I talked to Alexandra Penney. She didn’t want to be interviewed for this story. But she said she’d figured she and Charlotte Haley were in the same boat. She’d seen people she loved suffer from breast cancer, she was upset how low the funding was for research. And she wanted better visibility for breast cancer awareness. But she wanted to pair with businesses to do that.

    Penney was confused why Charlotte Haley would refuse her partnership, but she had her heart set on a ribbon campaign—with or without Charlotte’s cooperation.

    “They said, ‘Well all we have to do if we want it is change the ribbon,'” recalls Charlotte Haley in the 2011 documentary Pink Ribbons.

    Penney’s lawyers told her she just needed a new color. She chose pink. And teamed up with Estée Lauder, the makeup company. The October 1992 issue of Self Magazine launched the pink ribbon breast cancer campaign. And Estée Lauder handed out pink ribbons at its makeup counters across the country.

    And basically, that was it for Charlotte Haley’s peach ribbons. The pink ribbon became the breast cancer ribbon we all know today. And Alexandra Penney’s remembered as the ribbon’s creator.

    But her ribbon wasn’t the first pink ribbon either.

    The Susan G. Komen Foundation, the people that do the big breast cancer fundraiser, the Race for the Cure, they’d already handed out pink ribbons at their first New York City race in 1991. Pink happened to be the foundation’s color.

    “Alexandra Penney, I’m fairly certain was at or around the first race,” says Vern Calhoun, director of communications at Komen Greater NYC. “So, I’m guessing that she saw it at the race, and that it stuck with her, come 1992 when she was looking for a way to blow out breast cancer awareness month for the magazine.”

    Original or not, Penney’s pink ribbon, and the commercial campaigns that followed, did change the game for breast cancer. In the early 90s, it was a disease you only whispered about.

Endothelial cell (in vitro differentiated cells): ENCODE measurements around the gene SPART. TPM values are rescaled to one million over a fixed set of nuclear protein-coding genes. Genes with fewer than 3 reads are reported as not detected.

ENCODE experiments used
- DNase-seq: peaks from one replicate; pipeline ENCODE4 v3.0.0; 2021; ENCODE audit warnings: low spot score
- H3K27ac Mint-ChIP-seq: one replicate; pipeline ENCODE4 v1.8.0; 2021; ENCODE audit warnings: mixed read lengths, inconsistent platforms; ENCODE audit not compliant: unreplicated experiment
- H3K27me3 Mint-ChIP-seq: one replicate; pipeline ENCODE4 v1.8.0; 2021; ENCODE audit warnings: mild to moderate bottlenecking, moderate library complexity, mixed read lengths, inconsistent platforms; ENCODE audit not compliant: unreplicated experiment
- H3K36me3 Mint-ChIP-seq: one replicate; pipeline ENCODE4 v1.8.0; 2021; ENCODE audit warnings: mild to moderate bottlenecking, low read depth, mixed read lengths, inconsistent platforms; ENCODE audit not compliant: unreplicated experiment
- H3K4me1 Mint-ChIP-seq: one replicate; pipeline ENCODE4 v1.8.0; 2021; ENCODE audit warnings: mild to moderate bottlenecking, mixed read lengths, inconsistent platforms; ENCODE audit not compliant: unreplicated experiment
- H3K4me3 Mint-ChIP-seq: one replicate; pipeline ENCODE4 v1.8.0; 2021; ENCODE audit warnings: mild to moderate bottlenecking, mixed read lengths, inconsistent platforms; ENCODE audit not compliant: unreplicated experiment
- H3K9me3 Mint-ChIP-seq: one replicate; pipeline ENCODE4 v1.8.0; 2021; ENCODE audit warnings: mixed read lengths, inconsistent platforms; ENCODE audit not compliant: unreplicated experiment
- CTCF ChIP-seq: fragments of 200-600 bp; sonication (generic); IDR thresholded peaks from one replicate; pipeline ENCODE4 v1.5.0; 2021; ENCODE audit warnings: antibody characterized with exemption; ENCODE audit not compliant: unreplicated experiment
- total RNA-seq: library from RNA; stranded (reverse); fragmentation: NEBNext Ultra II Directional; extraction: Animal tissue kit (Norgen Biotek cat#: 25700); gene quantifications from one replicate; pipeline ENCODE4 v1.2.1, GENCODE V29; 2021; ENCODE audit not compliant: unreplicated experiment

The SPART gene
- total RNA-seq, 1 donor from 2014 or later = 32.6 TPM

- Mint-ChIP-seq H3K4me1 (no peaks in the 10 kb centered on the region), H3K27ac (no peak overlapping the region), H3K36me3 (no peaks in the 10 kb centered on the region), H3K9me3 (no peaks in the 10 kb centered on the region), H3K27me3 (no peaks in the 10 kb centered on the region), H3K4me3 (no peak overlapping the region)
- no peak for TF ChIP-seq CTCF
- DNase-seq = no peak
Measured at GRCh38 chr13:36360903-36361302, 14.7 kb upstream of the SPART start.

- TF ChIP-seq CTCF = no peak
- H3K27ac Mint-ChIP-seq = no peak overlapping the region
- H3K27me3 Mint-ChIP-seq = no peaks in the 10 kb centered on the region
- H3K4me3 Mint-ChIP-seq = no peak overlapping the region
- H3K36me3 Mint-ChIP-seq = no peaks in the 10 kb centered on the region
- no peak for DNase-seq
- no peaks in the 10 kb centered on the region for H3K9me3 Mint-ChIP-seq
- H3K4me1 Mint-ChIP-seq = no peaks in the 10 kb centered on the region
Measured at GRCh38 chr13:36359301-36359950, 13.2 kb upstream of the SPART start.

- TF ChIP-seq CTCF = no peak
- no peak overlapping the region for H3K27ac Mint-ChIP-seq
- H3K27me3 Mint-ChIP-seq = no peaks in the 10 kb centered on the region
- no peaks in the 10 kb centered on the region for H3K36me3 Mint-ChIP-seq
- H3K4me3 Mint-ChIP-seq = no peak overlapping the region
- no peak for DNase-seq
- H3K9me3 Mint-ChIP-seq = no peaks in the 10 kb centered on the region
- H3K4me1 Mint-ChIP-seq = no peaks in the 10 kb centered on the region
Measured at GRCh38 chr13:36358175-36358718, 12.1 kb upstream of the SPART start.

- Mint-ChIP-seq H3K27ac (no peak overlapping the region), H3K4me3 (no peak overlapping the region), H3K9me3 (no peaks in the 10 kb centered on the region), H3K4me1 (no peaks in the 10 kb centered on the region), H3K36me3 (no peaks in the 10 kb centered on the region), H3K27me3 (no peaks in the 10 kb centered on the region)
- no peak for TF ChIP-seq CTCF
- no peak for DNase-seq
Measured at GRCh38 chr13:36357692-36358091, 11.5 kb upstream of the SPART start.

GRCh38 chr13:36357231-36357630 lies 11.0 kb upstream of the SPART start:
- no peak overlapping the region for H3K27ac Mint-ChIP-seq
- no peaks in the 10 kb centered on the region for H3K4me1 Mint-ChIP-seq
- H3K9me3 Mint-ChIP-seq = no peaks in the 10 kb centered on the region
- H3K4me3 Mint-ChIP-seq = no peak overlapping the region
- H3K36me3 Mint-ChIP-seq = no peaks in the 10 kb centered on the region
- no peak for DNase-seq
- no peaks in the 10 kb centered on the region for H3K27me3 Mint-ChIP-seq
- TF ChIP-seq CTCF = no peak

“You know,” says Calhoun, “nowadays I don’t think anybody thinks twice about talking about it, thank god. But back then it was dirty.”

    It’s hard now to even imagine that breast cancer had some kind of seedy connotation. These days it’s presented like some wave of pink goodness, even the NFL goes pink for breast cancer each October. But talking about breast cancer meant talking about breasts.

    “And a lot of women felt stigmatized when they got it,” explains Calhoun.

    And it’s not just attitudes that have changed around breast cancer. There’s now a whole host of new treatment options. Breast cancer research is now the best-funded cancer research in the country, according to the American Cancer Society. So much awareness has been raised that some people say it’s gone too far.

    “If you go to the internet,” says Calhoun, “then yes, you’ll find all kinds of stuff about pink fatigue. Generally speaking, from my point of view, anything that makes people think about breast cancer is a good thing.”

    Charlotte Haley passed away last February at the age of 91. Her daughter Nancy says the pink ribbon, and the wider breast cancer awareness that followed, the credit goes to Charlotte’s grassroots campaign.

    “We talked about it about a month before she passed away,” Nancy remembers. “My sister and I were there. We both looked at Mom and said, ‘Hey, you started that.’ And she just laughed, she says, ‘Yep, I did.’ ‘Even though it’s a different color it’s still your idea Mom. And look what it’s become.’ We were so proud of her.”

    This August marks 26 years that Charlotte Haley’s daughter Nancy has been clear of breast cancer. Charlotte’s older sister, Iris, has been breast cancer-free for over 30 years, she’s now 93 years old. And the five-year survival rate for early-diagnosed breast cancer is now nearly 100 percent.